Chief Osita Chidoka

Chief Osita Chidoka, chieftain of the Peoples Democratic Party (PDP) has proposed the creation of Greater Niger Area Commission to make Onitsha, Anambra a successful city comparable to Kigali, Cape Town and Johannesburg. The Commission will comprise of the Five Local Government Areas of Onitsha North, Onitsha South, Ogbaru, Idemili North and Oyi to enable regional planning, agglomeration and scale to reverse the progressive decay of urban services in Onitsha.

Chidoka recalled that Onitsha, which was once home to some of the finest in academia, lawyers, businessmen and transporters from Igboland is now a shadow of its self.

He said that the city of the largest market in West Africa lacked critical municipal services like efficient transport system, mapped routes, coordinated sewage system, reticulated water supply system and planning that separates residential from business areas.

The former minister of aviation in a statement issued by Ikechukwu Okafor in Awka on Sunday said Onitsha had lost its traditional setting to urbanization and that no institution or modern governance structure was in place to develop the area.

 He noted that Onitsha was now an agglomeration that had crept into neighboring council areas like Idemili North, Oyi and Ogbaru and therefore required a development model that accommodates such areas.

“Onitsha has lost its traditional setting of the people of Onitsha with no modern institution taking its place, this is the reason for decay of public services; we don’t have urban services and sense of community anymore.

“I want to propose the creation of Greater Niger Area Commission to comprise Ogbaru, Idemili North, Oyi and the Onitsha area to take care of the common challenges of the area like sewage, waste management, transport, water supply and other services.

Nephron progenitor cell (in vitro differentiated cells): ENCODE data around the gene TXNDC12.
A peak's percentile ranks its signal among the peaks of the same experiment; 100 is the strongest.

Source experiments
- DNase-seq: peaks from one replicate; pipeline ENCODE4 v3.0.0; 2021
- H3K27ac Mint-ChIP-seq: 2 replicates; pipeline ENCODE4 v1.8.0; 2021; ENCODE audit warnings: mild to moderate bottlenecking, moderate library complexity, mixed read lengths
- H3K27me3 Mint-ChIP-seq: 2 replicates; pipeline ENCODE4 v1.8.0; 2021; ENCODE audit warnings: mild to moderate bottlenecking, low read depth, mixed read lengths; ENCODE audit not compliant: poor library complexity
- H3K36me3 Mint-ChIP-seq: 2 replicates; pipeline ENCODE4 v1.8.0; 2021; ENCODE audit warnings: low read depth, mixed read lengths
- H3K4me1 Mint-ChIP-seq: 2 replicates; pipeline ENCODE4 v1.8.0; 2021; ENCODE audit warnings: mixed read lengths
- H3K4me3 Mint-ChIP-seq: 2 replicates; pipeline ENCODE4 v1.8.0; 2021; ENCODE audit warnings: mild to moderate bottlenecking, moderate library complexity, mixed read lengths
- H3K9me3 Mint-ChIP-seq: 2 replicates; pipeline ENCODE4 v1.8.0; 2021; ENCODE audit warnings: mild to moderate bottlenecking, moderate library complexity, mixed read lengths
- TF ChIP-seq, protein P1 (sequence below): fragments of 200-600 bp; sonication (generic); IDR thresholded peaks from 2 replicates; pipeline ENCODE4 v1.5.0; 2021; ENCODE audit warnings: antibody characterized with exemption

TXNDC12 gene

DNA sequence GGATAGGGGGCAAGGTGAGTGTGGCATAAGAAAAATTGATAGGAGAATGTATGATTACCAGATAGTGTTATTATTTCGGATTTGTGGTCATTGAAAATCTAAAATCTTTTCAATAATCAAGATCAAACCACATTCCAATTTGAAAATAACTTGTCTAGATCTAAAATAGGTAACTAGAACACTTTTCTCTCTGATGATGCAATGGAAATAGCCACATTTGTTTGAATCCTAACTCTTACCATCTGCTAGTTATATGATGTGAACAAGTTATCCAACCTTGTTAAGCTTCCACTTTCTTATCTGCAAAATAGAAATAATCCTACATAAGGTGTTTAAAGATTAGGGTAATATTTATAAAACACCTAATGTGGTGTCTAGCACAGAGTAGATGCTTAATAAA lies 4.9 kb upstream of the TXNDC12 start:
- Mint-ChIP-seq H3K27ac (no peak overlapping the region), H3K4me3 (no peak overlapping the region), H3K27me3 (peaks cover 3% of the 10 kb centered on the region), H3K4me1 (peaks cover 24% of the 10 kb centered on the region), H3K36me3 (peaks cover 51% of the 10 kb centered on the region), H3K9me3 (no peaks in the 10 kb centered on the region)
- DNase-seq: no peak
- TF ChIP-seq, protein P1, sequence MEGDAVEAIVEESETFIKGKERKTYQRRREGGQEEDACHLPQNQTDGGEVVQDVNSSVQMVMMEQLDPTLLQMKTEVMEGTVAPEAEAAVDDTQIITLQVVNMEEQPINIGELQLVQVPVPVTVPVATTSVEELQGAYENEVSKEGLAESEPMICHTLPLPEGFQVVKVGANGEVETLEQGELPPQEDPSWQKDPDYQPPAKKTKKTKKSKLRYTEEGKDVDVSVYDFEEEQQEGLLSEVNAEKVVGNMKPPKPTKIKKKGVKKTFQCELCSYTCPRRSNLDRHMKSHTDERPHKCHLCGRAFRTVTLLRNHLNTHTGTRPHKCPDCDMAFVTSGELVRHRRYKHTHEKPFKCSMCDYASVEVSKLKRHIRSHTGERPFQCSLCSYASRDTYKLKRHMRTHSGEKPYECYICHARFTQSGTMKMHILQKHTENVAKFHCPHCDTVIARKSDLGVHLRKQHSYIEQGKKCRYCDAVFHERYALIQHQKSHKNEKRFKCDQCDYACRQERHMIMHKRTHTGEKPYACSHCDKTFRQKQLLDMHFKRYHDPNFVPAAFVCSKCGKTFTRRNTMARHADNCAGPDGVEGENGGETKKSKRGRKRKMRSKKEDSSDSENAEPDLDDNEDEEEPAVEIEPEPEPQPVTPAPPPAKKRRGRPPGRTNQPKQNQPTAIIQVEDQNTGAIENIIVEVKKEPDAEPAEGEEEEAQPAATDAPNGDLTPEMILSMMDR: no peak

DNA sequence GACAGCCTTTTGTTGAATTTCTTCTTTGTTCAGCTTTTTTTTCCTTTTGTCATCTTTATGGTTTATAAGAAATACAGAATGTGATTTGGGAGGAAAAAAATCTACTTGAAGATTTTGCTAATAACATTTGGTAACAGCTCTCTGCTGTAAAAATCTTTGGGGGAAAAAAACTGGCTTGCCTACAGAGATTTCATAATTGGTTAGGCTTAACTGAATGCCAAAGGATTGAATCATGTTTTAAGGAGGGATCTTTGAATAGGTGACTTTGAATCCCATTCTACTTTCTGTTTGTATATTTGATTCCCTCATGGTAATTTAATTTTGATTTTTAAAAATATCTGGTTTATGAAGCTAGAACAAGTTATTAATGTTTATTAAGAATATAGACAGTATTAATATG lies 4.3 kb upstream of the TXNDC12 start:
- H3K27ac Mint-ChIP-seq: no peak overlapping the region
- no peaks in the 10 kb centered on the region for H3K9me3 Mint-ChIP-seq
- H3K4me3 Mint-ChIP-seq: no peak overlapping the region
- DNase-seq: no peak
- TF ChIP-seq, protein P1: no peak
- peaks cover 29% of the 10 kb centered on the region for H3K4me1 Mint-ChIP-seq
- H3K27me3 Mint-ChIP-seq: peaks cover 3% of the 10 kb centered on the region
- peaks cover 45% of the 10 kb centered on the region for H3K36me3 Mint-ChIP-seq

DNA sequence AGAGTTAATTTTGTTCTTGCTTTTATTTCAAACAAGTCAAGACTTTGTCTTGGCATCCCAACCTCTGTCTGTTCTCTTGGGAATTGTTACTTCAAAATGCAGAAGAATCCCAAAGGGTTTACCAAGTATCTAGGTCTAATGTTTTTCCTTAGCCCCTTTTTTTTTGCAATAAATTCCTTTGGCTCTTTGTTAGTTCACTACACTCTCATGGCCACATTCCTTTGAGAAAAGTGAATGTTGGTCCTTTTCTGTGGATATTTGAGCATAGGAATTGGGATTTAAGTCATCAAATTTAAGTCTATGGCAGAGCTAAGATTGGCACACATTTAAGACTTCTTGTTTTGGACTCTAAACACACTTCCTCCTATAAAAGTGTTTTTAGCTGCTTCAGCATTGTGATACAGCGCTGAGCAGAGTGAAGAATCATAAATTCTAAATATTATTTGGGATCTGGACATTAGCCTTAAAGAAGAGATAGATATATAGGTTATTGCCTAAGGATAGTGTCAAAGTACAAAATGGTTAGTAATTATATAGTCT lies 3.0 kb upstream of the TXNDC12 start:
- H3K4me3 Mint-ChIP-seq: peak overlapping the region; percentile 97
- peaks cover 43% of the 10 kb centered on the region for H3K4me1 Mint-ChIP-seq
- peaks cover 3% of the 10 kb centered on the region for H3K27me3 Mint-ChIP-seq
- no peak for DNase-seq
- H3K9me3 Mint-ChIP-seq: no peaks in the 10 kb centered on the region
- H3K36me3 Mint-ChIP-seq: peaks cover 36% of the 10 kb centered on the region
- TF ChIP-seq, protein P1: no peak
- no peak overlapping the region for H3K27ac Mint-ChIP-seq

“We need the restoration of Onitsha water works built by the Colonial government in the 1940s, set new targets on sanitation and save the area from emerging slum in the area

“Onitsha has no municipal water supply system to homes which is a characteristic of modern societies and the worst of them all is sanitation where there are no treatment plants for liquid and solid waste.

“We have to invest massively to evolve accessible, affordable health and education system partly with the revenue generated from here,” he said.

Chidoka said there was need to digitise governance of Onitsha municipality as there was no online presence of the two Local Governments that control Onitsha.

He called for a clear mapping that differentiates market area from the business area as well as a central sewage system that ensure good sanitary environment.

According to Chidoka, if the UN habitat plan for onistsha was implemented in the last seven years, Onitsha would not have been where it is today.

“Again Onitsha does not have website or city plan, the only one I saw was the Greater Onitsha Water Scheme plan on the World Bank website. You can’t access basic municipal services online in Onitsha, every service is still rendered  manually. Onitsha needs internet access with the creation of Onitsha dot org. or dot ng.”

“In Africa we have succesful cities like Cape Town, Kigali and Johannesburg. These cities have some defining characteristics some of which are; they have strategic goals and publicise those goals; they have developed systems for staff and performance management and they prioritise stakeholder interactions.

“For Onitsha to be a successful city, we need to set clear goals, we need to engage  stakeholders;  we need our best hands employed and trained, we need to empower them with required sets of skills for efficient service delivery. Our greatest export to the world should be knowledge.”

“In Onitsha municipal we need organised transport systems, with proper route mappings to replace the current system with disrupting the private sector led model that is available now.

The new Greater Niger Area must plan to turn around the current situation where a vibrant city like Onitsha has no sewage system, no power system, no clear zoning of residential and commercial areas, making the city one huge market with low livability.

“Onitsha needs a  vision and I suggest that a vision  “to be family friendly, sustainable, livable and resilient city with a strong sense of community” can be a place to start with.

The recent fire at Onitsha should serve as a wake up call to all stakeholders.

“For all these to work, we need three concepts of Uche ‘Knowledge’, Uchu ‘Enterprise’ and Egwu Chukwu ‘Values’,” he further said.